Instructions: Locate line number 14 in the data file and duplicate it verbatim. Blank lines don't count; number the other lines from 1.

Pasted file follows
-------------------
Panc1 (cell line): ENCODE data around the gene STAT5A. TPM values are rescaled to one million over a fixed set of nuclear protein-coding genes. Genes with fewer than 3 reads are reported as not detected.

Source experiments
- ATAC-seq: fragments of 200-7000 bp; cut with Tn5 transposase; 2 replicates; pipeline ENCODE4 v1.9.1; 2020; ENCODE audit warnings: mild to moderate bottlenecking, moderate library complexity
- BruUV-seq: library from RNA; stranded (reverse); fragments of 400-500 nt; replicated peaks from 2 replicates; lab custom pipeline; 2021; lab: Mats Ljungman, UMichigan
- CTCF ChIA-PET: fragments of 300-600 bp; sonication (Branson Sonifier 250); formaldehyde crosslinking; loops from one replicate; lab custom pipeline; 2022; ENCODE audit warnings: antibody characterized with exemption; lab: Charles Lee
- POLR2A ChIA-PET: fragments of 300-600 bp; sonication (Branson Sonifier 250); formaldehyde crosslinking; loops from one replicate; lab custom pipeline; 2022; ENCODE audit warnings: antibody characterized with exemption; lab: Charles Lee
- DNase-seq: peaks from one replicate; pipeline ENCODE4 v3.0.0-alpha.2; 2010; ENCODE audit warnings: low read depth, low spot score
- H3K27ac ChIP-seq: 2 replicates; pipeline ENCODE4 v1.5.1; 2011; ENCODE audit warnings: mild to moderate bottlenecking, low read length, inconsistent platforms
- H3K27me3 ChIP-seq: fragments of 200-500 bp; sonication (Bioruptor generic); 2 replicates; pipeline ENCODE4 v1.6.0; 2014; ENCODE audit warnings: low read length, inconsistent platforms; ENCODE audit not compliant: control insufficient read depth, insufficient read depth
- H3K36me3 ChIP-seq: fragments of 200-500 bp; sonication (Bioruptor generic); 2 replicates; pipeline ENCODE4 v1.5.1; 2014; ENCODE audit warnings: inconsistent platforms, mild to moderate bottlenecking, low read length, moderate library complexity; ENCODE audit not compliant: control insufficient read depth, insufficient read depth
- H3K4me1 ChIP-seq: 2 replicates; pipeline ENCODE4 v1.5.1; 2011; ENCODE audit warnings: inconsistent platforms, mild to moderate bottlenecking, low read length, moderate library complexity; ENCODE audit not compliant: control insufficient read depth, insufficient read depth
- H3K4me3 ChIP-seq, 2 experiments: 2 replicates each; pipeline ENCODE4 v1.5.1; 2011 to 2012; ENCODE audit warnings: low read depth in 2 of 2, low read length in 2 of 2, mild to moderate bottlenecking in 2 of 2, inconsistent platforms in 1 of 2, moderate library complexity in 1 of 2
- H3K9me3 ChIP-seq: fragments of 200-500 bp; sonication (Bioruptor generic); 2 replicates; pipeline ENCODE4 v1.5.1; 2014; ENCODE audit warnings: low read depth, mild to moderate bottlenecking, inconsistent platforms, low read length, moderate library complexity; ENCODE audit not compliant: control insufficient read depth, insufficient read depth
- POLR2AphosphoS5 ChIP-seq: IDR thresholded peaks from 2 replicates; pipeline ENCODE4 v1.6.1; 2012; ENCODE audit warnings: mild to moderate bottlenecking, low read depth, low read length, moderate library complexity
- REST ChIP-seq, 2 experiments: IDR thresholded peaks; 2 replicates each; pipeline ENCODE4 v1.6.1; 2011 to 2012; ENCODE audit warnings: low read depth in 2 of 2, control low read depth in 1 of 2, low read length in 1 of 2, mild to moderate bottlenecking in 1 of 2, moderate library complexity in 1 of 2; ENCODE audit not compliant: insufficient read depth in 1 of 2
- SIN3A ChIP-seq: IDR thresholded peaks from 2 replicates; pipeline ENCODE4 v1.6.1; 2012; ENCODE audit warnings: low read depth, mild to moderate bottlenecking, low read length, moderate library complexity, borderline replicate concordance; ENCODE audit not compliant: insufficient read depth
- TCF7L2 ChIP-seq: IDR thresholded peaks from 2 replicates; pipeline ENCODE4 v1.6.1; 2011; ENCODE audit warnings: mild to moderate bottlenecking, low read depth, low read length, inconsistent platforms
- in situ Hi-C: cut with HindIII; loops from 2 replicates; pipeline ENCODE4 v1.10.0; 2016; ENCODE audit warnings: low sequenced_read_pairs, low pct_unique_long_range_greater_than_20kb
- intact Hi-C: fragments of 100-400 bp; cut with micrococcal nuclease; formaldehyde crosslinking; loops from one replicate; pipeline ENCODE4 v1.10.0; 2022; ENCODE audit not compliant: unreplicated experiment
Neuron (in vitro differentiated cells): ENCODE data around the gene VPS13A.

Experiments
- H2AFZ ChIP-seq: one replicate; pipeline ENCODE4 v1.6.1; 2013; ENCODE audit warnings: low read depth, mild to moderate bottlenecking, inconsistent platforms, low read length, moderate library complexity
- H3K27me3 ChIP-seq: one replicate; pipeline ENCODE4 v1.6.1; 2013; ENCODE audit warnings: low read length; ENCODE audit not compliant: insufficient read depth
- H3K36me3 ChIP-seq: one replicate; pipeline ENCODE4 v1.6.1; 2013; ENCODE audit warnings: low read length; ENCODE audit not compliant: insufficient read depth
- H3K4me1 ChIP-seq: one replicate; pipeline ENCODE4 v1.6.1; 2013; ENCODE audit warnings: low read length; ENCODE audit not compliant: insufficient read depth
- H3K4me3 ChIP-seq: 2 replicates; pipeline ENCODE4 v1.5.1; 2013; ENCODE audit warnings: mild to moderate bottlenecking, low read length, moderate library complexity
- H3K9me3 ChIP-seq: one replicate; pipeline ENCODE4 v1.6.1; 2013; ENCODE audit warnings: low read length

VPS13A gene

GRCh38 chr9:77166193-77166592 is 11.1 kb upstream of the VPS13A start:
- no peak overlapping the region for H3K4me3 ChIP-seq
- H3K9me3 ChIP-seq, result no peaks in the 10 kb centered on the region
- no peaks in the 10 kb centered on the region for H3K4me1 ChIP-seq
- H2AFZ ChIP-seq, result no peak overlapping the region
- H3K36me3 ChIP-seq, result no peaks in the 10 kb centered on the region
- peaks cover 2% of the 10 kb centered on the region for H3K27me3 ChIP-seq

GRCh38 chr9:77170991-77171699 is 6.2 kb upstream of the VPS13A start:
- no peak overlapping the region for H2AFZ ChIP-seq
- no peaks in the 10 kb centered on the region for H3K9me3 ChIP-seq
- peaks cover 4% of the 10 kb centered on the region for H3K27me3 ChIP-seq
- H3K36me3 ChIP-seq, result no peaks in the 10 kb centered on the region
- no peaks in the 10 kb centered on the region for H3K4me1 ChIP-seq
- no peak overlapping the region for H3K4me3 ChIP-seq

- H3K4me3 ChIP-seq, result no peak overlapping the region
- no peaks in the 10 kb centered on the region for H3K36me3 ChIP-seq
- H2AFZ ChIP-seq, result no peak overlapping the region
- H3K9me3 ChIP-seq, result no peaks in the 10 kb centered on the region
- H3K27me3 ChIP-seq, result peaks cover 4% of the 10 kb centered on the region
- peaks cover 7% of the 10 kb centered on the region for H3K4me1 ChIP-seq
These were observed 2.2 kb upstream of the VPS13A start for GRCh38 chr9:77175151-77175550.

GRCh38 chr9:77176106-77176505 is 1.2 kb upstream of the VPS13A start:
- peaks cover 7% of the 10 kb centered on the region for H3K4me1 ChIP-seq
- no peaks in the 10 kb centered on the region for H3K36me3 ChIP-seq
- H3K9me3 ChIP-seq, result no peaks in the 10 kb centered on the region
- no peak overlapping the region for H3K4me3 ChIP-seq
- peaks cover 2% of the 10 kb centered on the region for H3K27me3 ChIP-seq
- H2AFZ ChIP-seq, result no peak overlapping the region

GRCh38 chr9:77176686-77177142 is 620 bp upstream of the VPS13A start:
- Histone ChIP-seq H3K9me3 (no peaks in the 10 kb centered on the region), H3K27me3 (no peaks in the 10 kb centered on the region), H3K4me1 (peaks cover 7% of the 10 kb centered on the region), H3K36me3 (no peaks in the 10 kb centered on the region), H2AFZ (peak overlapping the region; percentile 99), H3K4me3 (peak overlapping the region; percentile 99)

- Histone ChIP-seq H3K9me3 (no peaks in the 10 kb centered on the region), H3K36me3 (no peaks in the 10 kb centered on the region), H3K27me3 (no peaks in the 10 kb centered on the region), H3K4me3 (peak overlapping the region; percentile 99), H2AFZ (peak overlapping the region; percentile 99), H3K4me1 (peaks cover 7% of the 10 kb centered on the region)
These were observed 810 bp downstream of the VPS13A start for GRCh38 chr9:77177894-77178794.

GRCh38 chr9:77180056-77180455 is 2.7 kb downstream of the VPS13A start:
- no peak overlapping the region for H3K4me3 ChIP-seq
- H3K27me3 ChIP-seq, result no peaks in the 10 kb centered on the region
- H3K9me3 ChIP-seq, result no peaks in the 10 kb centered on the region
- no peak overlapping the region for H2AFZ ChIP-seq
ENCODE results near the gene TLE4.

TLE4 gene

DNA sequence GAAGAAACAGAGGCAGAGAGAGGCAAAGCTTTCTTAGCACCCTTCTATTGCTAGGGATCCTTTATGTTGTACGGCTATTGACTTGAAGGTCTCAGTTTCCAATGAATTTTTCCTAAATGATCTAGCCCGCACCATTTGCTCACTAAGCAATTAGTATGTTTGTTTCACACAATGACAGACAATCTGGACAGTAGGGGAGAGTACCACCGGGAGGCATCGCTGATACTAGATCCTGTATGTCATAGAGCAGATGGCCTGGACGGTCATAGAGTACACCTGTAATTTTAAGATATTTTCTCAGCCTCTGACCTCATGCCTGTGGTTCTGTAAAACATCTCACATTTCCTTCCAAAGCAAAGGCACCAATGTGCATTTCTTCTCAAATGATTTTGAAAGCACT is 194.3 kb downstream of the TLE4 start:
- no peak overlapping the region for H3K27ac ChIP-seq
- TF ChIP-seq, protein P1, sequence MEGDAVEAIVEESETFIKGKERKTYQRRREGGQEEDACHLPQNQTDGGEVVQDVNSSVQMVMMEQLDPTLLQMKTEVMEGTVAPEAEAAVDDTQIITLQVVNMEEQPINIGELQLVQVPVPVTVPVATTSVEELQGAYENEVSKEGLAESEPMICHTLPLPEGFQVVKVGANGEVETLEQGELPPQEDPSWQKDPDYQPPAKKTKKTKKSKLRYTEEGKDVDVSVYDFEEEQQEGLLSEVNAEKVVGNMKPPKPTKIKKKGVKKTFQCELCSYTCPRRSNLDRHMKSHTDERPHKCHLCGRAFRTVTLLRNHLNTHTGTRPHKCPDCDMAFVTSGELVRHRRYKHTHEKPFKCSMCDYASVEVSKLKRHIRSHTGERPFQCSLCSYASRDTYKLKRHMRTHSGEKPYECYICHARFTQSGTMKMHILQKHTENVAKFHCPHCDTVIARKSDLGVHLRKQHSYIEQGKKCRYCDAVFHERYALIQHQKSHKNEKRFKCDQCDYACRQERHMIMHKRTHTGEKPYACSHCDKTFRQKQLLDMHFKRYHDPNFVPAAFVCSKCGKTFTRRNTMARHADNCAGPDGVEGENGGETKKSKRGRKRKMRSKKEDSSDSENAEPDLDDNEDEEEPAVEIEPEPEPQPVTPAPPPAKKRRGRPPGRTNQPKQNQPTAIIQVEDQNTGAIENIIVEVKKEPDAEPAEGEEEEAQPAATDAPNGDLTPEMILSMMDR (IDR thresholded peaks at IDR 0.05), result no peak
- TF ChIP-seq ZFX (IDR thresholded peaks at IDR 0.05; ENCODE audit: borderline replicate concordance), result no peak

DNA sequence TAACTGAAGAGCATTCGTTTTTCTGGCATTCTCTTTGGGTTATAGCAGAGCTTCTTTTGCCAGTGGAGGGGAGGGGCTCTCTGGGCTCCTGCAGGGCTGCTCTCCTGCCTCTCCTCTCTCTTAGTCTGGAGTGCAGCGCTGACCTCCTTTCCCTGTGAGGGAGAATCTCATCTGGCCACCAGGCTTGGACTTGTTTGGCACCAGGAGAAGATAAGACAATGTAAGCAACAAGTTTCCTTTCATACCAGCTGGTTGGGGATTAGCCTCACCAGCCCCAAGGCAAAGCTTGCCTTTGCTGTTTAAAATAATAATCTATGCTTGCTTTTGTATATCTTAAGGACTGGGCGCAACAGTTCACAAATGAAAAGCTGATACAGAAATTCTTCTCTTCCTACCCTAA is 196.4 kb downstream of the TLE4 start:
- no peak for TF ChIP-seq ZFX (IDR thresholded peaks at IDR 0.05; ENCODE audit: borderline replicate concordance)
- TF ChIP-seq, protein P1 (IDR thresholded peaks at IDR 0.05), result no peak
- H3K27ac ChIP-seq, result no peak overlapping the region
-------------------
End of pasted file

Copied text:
- POLR2AphosphoS5 ChIP-seq: IDR thresholded peaks from 2 replicates; pipeline ENCODE4 v1.6.1; 2012; ENCODE audit warnings: mild to moderate bottlenecking, low read depth, low read length, moderate library complexity